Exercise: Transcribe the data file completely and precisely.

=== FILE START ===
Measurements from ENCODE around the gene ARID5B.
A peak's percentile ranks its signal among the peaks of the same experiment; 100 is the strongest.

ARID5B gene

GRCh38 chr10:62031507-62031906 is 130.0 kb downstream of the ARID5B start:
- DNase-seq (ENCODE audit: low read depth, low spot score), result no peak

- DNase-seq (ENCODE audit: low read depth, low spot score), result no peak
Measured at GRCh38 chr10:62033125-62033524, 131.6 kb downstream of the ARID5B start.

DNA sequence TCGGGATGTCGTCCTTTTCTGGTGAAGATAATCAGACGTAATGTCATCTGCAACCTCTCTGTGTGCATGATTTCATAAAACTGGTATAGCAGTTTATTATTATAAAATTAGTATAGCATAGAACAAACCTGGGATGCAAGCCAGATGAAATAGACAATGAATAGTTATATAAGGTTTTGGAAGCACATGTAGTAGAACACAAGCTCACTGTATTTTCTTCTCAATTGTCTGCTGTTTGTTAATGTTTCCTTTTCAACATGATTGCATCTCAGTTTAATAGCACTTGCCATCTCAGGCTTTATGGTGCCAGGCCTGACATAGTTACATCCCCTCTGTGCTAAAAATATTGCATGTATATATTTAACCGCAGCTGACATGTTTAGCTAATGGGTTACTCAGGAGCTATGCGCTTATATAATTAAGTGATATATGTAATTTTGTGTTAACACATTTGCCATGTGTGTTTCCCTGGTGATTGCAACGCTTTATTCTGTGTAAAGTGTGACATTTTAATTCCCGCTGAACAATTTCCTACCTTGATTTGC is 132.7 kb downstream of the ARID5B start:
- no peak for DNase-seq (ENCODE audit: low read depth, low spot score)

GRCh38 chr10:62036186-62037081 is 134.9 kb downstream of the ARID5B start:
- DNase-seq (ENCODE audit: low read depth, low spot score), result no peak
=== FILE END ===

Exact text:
Measurements from ENCODE around the gene ARID5B.
A peak's percentile ranks its signal among the peaks of the same experiment; 100 is the strongest.

ARID5B gene

GRCh38 chr10:62031507-62031906 is 130.0 kb downstream of the ARID5B start:
- DNase-seq (ENCODE audit: low read depth, low spot score), result no peak

- DNase-seq (ENCODE audit: low read depth, low spot score), result no peak
Measured at GRCh38 chr10:62033125-62033524, 131.6 kb downstream of the ARID5B start.

DNA sequence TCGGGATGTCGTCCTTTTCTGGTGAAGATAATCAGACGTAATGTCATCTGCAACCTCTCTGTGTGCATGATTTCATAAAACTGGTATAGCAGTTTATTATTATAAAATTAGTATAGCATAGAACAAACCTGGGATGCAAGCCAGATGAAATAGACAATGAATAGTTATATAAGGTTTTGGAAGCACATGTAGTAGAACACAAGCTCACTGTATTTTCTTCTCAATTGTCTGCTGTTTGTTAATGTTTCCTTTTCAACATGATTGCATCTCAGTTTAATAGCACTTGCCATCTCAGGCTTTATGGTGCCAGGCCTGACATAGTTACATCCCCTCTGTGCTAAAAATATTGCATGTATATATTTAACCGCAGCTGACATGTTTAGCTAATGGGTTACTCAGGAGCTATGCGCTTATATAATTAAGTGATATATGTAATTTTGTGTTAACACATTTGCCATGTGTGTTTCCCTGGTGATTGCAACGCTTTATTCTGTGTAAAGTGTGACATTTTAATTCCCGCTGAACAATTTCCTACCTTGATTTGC is 132.7 kb downstream of the ARID5B start:
- no peak for DNase-seq (ENCODE audit: low read depth, low spot score)

GRCh38 chr10:62036186-62037081 is 134.9 kb downstream of the ARID5B start:
- DNase-seq (ENCODE audit: low read depth, low spot score), result no peak